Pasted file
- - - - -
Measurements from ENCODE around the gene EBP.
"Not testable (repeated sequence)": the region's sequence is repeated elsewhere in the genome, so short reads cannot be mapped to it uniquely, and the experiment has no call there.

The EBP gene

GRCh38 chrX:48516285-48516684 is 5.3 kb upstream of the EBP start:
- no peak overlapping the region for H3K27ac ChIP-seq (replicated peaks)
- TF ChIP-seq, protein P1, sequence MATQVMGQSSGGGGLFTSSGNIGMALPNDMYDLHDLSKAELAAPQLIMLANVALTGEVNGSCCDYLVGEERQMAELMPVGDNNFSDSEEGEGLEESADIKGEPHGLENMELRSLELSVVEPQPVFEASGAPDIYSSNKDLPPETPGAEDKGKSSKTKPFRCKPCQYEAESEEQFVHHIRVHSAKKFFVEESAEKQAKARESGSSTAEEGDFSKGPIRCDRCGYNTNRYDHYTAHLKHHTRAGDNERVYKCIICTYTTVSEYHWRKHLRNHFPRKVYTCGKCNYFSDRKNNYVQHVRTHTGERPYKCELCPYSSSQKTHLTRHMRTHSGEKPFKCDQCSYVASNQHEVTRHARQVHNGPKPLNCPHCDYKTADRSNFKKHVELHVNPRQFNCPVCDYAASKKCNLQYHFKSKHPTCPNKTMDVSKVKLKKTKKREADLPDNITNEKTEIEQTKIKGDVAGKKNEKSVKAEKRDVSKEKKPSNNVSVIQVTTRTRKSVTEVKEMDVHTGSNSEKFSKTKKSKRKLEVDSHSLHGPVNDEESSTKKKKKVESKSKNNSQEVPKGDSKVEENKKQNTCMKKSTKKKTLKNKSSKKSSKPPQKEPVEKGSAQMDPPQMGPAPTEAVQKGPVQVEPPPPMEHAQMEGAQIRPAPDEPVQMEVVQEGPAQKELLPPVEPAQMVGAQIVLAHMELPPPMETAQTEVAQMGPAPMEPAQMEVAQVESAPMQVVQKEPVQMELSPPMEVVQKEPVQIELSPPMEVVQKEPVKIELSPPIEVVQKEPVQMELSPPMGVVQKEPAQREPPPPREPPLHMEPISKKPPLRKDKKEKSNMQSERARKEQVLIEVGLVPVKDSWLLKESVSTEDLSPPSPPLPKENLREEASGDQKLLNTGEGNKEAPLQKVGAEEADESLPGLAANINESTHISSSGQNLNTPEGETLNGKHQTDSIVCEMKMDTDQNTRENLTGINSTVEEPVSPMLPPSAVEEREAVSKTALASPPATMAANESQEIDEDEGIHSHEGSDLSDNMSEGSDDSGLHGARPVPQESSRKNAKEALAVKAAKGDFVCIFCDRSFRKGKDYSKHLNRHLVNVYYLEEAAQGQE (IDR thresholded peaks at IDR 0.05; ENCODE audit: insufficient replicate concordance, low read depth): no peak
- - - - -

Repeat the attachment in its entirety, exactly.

Measurements from ENCODE around the gene EBP.
"Not testable (repeated sequence)": the region's sequence is repeated elsewhere in the genome, so short reads cannot be mapped to it uniquely, and the experiment has no call there.

The EBP gene

GRCh38 chrX:48516285-48516684 is 5.3 kb upstream of the EBP start:
- no peak overlapping the region for H3K27ac ChIP-seq (replicated peaks)
- TF ChIP-seq, protein P1, sequence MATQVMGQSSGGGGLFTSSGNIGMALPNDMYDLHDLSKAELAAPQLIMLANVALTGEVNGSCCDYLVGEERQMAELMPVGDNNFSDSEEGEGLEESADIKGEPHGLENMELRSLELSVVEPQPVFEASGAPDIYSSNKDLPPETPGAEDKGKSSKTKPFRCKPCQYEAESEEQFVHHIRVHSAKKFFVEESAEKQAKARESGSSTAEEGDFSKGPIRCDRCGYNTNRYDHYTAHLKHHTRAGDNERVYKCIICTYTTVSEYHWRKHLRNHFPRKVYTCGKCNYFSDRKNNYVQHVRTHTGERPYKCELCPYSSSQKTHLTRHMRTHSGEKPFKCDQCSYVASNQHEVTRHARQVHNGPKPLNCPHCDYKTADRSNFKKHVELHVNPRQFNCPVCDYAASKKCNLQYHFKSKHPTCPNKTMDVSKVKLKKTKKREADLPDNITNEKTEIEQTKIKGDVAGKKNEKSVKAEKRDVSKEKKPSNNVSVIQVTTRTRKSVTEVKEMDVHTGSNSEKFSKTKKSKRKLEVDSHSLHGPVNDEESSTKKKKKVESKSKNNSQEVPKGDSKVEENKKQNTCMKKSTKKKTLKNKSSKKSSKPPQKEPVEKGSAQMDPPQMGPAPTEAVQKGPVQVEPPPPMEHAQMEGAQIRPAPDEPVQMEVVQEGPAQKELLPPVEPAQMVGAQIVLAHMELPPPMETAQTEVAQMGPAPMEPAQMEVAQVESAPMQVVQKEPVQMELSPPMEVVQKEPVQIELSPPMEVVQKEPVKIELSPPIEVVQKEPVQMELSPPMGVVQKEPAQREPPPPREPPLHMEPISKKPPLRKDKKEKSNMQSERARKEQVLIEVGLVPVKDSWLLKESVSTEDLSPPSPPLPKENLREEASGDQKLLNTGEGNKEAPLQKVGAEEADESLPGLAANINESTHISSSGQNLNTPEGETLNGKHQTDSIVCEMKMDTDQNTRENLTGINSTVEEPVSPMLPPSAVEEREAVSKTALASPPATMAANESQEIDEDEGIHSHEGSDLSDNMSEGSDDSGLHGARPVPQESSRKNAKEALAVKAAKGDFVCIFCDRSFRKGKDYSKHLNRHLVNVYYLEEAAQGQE (IDR thresholded peaks at IDR 0.05; ENCODE audit: insufficient replicate concordance, low read depth): no peak